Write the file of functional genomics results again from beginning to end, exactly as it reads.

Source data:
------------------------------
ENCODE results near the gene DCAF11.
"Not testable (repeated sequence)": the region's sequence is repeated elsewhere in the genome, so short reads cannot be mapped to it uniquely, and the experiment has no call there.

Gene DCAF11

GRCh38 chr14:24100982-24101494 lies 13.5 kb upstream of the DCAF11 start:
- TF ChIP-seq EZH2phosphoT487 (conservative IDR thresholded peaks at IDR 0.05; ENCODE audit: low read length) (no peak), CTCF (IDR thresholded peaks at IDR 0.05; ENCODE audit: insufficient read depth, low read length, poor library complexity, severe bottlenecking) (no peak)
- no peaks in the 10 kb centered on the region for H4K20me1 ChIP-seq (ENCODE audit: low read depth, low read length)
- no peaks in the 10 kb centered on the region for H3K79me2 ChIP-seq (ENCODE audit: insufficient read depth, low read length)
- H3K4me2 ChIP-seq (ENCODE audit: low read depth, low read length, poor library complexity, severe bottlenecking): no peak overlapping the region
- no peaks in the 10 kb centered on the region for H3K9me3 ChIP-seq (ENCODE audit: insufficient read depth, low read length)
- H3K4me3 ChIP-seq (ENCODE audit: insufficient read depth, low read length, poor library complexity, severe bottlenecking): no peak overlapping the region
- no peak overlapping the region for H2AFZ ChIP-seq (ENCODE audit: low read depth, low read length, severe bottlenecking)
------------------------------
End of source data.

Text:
ENCODE results near the gene DCAF11.
"Not testable (repeated sequence)": the region's sequence is repeated elsewhere in the genome, so short reads cannot be mapped to it uniquely, and the experiment has no call there.

Gene DCAF11

GRCh38 chr14:24100982-24101494 lies 13.5 kb upstream of the DCAF11 start:
- TF ChIP-seq EZH2phosphoT487 (conservative IDR thresholded peaks at IDR 0.05; ENCODE audit: low read length) (no peak), CTCF (IDR thresholded peaks at IDR 0.05; ENCODE audit: insufficient read depth, low read length, poor library complexity, severe bottlenecking) (no peak)
- no peaks in the 10 kb centered on the region for H4K20me1 ChIP-seq (ENCODE audit: low read depth, low read length)
- no peaks in the 10 kb centered on the region for H3K79me2 ChIP-seq (ENCODE audit: insufficient read depth, low read length)
- H3K4me2 ChIP-seq (ENCODE audit: low read depth, low read length, poor library complexity, severe bottlenecking): no peak overlapping the region
- no peaks in the 10 kb centered on the region for H3K9me3 ChIP-seq (ENCODE audit: insufficient read depth, low read length)
- H3K4me3 ChIP-seq (ENCODE audit: insufficient read depth, low read length, poor library complexity, severe bottlenecking): no peak overlapping the region
- no peak overlapping the region for H2AFZ ChIP-seq (ENCODE audit: low read depth, low read length, severe bottlenecking)